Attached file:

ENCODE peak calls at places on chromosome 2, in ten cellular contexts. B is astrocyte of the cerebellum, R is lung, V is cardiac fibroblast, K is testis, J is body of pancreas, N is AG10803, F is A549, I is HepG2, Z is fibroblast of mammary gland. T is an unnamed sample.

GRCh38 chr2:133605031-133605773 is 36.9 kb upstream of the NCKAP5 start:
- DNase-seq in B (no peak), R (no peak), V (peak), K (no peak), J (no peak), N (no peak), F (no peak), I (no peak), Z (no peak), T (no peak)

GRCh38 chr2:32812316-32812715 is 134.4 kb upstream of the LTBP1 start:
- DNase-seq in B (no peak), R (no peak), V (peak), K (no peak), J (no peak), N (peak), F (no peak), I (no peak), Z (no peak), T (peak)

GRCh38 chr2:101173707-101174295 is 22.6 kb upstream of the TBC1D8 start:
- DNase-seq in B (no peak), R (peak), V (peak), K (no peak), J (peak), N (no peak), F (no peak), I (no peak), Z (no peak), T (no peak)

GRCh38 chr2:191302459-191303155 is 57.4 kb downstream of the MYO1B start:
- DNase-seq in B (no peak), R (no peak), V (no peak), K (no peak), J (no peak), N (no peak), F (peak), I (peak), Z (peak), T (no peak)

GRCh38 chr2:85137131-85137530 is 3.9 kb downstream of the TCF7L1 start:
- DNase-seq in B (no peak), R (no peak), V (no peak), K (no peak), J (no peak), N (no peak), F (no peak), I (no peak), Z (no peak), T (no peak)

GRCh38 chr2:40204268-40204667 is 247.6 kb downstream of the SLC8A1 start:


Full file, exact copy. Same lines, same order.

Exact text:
ENCODE peak calls at places on chromosome 2, in ten cellular contexts. B is astrocyte of the cerebellum, R is lung, V is cardiac fibroblast, K is testis, J is body of pancreas, N is AG10803, F is A549, I is HepG2, Z is fibroblast of mammary gland. T is an unnamed sample.

GRCh38 chr2:133605031-133605773 is 36.9 kb upstream of the NCKAP5 start:
- DNase-seq in B (no peak), R (no peak), V (peak), K (no peak), J (no peak), N (no peak), F (no peak), I (no peak), Z (no peak), T (no peak)

GRCh38 chr2:32812316-32812715 is 134.4 kb upstream of the LTBP1 start:
- DNase-seq in B (no peak), R (no peak), V (peak), K (no peak), J (no peak), N (peak), F (no peak), I (no peak), Z (no peak), T (peak)

GRCh38 chr2:101173707-101174295 is 22.6 kb upstream of the TBC1D8 start:
- DNase-seq in B (no peak), R (peak), V (peak), K (no peak), J (peak), N (no peak), F (no peak), I (no peak), Z (no peak), T (no peak)

GRCh38 chr2:191302459-191303155 is 57.4 kb downstream of the MYO1B start:
- DNase-seq in B (no peak), R (no peak), V (no peak), K (no peak), J (no peak), N (no peak), F (peak), I (peak), Z (peak), T (no peak)

GRCh38 chr2:85137131-85137530 is 3.9 kb downstream of the TCF7L1 start:
- DNase-seq in B (no peak), R (no peak), V (no peak), K (no peak), J (no peak), N (no peak), F (no peak), I (no peak), Z (no peak), T (no peak)

GRCh38 chr2:40204268-40204667 is 247.6 kb downstream of the SLC8A1 start: